My Manspeak Translation Skills Must Be Rusty

I’ve been having a little problem with Manspeak lately. You know what Manspeak is.  It’s the way men communicate as opposed to the way women do.  I’m not particularly threatened by it, but it helps to know that it exists. The fact that my difficulty has arisen at school as well as at home indicates, I think, that the problem must be with my translation skills.  I just don’t know where to go for help.

I first became aware of Manspeak when I read You Just Don’t Understand by Deborah Tannen.  The book was published in 1991, and I bought it shortly thereafter.  I have a degree in linguistics, which is partially why it interested me.  The other reason was that the hubby worked in an all-male environment, and I really wanted to understand him when he talked to me.  I don’t think I am a true linguist like my father, so I don’t think in other languages, but I got pretty good at translating Manspeak.  Or so I thought.

Then the hubby retired.  And he was around more.  And I began to realize that I had to listen even more closely because, while he (almost) always answers my questions, what he answers is not necessarily the answer to the question  I thought I asked.

We had two incidences of such failure to communicate today.  During the first, we were mailing letters at the post office.  As I was driving, I asked if both letters were local because, you know, there are two boxes, one labeled local and one out-of-town, and I was going to pull by the local box.  As I was pulling by, the hubby said, “The first one’s local; the first one’s local,” so I backed up to the local box.  Only to find that both letters were going out of town.  Now, I think I asked the right question.  And I think the hubby answered the question he heard, but what he answered did not address my question, exactly.  He was referring to the boxes; I was referring to the letters.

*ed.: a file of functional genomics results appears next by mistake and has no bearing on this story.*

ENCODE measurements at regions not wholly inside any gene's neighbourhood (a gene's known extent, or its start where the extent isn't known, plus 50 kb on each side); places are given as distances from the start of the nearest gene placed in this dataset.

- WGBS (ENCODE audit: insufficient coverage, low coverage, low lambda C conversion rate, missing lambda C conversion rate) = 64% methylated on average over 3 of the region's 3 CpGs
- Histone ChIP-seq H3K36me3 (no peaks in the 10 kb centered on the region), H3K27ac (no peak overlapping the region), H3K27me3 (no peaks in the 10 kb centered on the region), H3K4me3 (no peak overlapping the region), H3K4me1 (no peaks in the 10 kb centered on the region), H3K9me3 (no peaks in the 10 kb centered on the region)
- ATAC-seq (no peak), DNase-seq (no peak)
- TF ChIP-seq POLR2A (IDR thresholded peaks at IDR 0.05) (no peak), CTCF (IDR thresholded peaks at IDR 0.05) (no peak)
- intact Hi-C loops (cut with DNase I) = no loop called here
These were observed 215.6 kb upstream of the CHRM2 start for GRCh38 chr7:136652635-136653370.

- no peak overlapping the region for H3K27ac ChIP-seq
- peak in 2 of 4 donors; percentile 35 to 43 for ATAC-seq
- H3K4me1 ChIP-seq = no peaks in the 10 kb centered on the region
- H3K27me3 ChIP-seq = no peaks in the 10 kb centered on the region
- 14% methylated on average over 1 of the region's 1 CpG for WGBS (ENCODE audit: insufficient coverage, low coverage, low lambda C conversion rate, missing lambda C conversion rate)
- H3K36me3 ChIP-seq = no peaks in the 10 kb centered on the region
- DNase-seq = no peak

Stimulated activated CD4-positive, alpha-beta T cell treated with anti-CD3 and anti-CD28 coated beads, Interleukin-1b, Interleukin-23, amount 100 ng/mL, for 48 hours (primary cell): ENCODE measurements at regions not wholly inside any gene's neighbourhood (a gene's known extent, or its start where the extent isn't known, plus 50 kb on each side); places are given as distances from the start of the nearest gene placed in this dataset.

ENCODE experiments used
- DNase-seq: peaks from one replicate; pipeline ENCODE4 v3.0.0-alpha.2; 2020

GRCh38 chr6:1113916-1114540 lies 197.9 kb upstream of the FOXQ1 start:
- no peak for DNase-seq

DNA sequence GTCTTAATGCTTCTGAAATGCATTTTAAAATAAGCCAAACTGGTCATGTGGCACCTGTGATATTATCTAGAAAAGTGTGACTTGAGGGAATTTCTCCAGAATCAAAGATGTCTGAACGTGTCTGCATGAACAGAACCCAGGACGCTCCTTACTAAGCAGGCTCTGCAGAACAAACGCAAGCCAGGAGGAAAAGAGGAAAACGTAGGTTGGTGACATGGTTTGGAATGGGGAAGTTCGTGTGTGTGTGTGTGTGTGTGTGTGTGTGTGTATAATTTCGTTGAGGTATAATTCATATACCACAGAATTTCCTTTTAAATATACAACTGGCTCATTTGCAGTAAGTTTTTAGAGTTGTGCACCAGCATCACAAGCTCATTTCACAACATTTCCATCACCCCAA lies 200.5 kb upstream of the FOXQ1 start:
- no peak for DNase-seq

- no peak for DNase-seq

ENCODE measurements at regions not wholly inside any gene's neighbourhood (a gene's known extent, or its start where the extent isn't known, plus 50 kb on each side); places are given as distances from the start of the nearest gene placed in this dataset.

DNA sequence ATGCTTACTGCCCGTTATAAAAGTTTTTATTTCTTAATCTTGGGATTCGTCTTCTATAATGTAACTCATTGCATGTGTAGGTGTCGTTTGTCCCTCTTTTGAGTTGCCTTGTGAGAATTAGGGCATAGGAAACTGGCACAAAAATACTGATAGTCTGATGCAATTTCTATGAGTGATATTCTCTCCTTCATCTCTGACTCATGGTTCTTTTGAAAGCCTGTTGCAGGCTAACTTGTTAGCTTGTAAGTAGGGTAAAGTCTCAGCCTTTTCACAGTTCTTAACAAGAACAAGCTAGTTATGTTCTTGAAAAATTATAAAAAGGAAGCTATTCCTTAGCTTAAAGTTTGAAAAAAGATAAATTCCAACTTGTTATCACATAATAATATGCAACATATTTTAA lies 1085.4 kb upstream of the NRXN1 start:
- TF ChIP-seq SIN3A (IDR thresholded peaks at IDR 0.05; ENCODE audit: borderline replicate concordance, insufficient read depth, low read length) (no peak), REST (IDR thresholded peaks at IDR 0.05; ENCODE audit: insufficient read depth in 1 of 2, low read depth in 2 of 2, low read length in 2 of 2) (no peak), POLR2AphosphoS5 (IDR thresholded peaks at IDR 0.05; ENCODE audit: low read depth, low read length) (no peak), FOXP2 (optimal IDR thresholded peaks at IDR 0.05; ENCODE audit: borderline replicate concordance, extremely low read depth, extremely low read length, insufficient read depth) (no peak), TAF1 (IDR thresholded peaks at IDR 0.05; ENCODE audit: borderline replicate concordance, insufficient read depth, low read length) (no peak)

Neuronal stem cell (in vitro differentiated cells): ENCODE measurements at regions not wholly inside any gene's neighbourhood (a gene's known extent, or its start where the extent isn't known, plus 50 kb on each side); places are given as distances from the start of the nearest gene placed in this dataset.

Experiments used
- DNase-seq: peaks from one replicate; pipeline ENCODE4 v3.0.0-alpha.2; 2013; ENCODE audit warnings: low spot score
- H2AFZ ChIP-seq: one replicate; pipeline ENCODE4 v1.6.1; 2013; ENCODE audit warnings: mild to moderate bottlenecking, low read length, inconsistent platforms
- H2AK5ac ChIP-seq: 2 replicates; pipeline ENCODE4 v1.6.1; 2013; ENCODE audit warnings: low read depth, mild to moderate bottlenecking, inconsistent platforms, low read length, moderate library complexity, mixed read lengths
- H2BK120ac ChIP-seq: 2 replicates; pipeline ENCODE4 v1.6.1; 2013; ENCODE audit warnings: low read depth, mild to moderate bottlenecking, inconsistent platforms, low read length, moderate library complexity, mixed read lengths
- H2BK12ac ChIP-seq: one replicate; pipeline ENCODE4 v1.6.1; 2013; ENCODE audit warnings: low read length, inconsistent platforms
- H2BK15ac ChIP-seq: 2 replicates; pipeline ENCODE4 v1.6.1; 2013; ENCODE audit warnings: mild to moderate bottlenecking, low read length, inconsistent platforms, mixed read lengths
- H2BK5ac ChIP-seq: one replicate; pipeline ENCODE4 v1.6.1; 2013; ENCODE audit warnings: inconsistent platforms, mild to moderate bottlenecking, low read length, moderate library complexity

Does that make sense?

The reason today’s incidences of failure to completely communicate are on my mind is because I deal with mostly boys at school, and sometimes they don’t understand what I say either, even though they can repeat directions back word-for-word.

Here’s an example. The ninth grade English teacher gave what I thought was a really good poetry assignment this week.  He got it from this website.  The kids have to write poems based on the poems in this booklet.  Six will get you a C.  Eight will get you a B, and ten will get you an A. The teacher told the kids they could write their own poems, but only for extra credit, so six poems from the booklet plus two of your own would get you a C+, not a B, and so on. I thought the idea was marvelous because in my experience kids, particularly boys, don’t like to write poetry.  I agreed with the teacher; we couldn’t make it any easier for them than to give them a model.


I took my kids to a room so they could begin writing, and the girls got to it right away.  I picked one of the poems from the booklet and modeled it on the board so the boys would know what to do.

Here are the directions for what I modeled from the book: